The British Imperial War Museum is actually a set of museums all dealing with various aspects of 20th century warfare that involved Britain and the Commonwealth. The Main Museum is in the old Bedlam insane asylum in south London. The other locations are Imperial War Museum Duxford, the Cabinet War Rooms, HMS Belfast and Imperial War Museum North.

This page focuses on the Imperial War Museum North which is located in Manchester. The photos were taken by Daniel Boulet on a visit to the Museum on the 22nd of August, 2002 (the Museum was one day short of a month old).

If you're not actually interested in a museum dedicated to war then the building itself will make your trip worthwhile.
   'I wanted to create a building
            that people will find interesting and wish to visit,
       yet reflects the serious nature of a war museum.
I have imagined the globe broken into fragments and taken the
    pieces to form a building, three shards that together represent

          conflict on land, in the air and on water.'

Daniel Libeskind, Architect, 1997
Quote from the Museum's entrance lobby.

There are two windowless exhibition halls inside the museum occupying roughly the eastern half of the building (the rest of the space is presumably mostly storage, research and office space).

The Special Exhibitions Gallery is a large oddly shaped cavern at the north end of the building. It was showing a slide show documenting the construction of the museum.

The Main Exhibitions Gallery is a larger and even more oddly shaped cavern with lots of nooks and cranies. It contains a few large objects:

The space contains six themed display areas: Two rather novel display cases are called TimeStacks. These each contain a number of trays of somewhat smaller objects, each tray of which is brought forward upon the request of the viewer (i.e. sort-of like a small automated warehouse of small objects).

About every fifteen to twenty minutes, one of a series of "Big Picture" slide presentations with audio narration appears on all of the walls of the Main Exhibitions Gallery. The three rather dark photographs towards the end of this page were taken during the "Big Picture" that deals with the impact of war on children. These three photographs are derivative works of a (presumably) copyrighted work. As derivative works, I feel comfortable placing my copyright on them. Unfortunately, I'm going to have to guess that the original work is "Copyright Imperial War Museum".

The last photograph is of a bust of interesting design in one of the exhibit cases.

The Museum from the east. The tower representing conflict in the air rises out of the shard representing conflict on land. The shard on the left represents conflict on water (the smaller tower on the left is actually a building across the street from the museum).

The truly observant may notice that the shadows are different in this photo than in the other exterior shots on this page. The reason for the discrepancy is that this photo was taken a few hours after the other photos.

This photo was actually taken as I was leaving the Museum although it is a reasonable approximation of my first view of the Museum.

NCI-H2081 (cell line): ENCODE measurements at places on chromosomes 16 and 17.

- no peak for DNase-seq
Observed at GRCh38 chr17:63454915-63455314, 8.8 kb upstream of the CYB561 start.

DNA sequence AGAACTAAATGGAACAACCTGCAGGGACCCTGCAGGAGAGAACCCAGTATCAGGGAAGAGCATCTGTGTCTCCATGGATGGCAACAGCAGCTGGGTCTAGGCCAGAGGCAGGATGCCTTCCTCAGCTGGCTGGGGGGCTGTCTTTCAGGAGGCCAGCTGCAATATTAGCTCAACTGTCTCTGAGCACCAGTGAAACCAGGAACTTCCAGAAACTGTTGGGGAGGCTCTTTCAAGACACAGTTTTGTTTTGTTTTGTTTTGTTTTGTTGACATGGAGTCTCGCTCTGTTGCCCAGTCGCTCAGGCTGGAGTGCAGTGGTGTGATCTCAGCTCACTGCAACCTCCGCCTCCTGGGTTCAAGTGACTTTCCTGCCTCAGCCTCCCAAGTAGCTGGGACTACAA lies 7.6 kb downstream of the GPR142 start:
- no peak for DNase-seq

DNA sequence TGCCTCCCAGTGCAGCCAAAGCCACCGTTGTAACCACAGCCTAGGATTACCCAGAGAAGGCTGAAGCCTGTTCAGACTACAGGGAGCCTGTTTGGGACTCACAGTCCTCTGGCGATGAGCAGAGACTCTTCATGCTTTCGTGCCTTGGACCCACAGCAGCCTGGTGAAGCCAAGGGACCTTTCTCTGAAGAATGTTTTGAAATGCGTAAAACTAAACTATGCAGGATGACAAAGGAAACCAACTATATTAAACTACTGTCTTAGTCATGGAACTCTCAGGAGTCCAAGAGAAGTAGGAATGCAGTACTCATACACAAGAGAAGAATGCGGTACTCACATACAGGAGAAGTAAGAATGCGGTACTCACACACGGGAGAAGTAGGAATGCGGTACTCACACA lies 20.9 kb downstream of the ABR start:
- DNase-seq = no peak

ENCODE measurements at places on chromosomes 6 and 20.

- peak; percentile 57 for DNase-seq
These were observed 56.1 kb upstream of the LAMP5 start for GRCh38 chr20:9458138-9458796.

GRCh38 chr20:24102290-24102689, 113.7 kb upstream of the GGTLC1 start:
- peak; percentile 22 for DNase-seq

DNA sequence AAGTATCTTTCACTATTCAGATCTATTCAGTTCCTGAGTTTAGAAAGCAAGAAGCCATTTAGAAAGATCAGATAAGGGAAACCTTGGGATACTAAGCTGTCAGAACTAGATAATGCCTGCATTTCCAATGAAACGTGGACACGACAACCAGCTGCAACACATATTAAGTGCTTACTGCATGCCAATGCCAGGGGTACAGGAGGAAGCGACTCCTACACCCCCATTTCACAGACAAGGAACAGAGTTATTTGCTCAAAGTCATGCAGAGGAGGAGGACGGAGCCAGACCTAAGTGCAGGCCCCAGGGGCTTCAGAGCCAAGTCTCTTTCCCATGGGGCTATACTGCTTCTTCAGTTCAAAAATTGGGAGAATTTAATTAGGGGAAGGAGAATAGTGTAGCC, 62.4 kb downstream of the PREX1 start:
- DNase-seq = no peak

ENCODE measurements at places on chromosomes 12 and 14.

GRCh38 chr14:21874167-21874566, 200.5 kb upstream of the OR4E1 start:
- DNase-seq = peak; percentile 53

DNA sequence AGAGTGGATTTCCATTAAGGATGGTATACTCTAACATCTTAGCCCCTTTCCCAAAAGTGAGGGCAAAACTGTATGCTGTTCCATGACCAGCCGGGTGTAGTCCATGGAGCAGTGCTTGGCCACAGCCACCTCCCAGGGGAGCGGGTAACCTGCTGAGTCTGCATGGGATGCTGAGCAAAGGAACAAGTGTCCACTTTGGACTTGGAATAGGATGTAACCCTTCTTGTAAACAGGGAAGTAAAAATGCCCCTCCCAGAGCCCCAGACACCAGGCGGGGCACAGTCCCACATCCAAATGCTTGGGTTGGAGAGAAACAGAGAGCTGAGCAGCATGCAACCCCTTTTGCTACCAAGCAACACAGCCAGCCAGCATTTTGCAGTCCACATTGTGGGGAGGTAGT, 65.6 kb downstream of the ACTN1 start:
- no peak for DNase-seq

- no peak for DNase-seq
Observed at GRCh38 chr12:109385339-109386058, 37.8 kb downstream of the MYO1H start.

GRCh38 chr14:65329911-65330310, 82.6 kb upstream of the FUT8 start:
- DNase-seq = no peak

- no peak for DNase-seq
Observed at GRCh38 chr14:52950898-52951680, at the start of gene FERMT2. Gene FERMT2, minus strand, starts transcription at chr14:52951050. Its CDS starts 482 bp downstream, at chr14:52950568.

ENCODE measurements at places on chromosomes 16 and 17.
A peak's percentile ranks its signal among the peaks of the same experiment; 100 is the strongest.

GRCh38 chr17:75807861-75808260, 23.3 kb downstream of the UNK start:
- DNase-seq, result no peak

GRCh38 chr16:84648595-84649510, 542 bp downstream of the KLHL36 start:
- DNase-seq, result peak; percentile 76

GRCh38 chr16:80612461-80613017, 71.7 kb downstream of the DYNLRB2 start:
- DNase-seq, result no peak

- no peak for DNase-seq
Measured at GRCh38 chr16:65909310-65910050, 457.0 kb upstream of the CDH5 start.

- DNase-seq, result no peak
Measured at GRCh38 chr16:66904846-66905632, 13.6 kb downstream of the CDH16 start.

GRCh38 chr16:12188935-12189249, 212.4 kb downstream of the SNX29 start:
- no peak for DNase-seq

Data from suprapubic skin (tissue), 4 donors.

The Museum as viewed from the north. The tall central section is an almost entirely empty tower with a viewing platform (see the darker horizontal element about two thirds up). Unfortunately, the platform was closed on the day of my visit.

A shot taken from just outside the restaurant (the restaurant's windows are visible in the "water shard" on the left). Believe it or not, the restaurant's windows are parallel with the ground.

The Museum from the south (the overlap in the photo between the sign on the right and the restaurant was deliberate although obviously a mistake in hindsight).

The "water shard" from the west south west. Don't worry - all the floors are parallel to the ground!

The "land shard" from the south west corner (using an extra wide angle lens for effect). The "air shard" tower is partially visible to the left and the "water shard" is partially visible on the right.

The public entrance to the museum (the small door just to the right of the lamp post) seems to deliberately emphasize just how much war overwhelms humans.

The first of three photos taken during the "Big Picture" dealing with the impact of war on children. This photo is of children trying to sleep in shelters during the Blitz. These photos were all taken by turning off my flash and setting the camera on the bench that I was sitting on. Note the fire-fighting wagon in the foreground.

Children's drawings. Note the fire-fighting wagon silhouetted by the images on the far wall and the glare of the slide projector which was displaying a similar drawing on me and the wall that I was sitting against.

Children amongst the terror of war. Note the person walking between me and the far wall (silhouetted by the traffic sign). The announcements leading up to each "Big Picture" encourage you to move around during the presentation for maximum effect.

This is a bust by R.A. Bertelli of a prominent leader associated with warfare during the 20th century. The bust is symmetric in a circular sense (i.e. the appearance doesn't change if you rotate the bust around the vertical axis by an arbitrary number of degrees).

Do you recognize the subject? Lookup "Bertelli" and "Imperial War Museum" on Google for the answer.

Daniel Boulet

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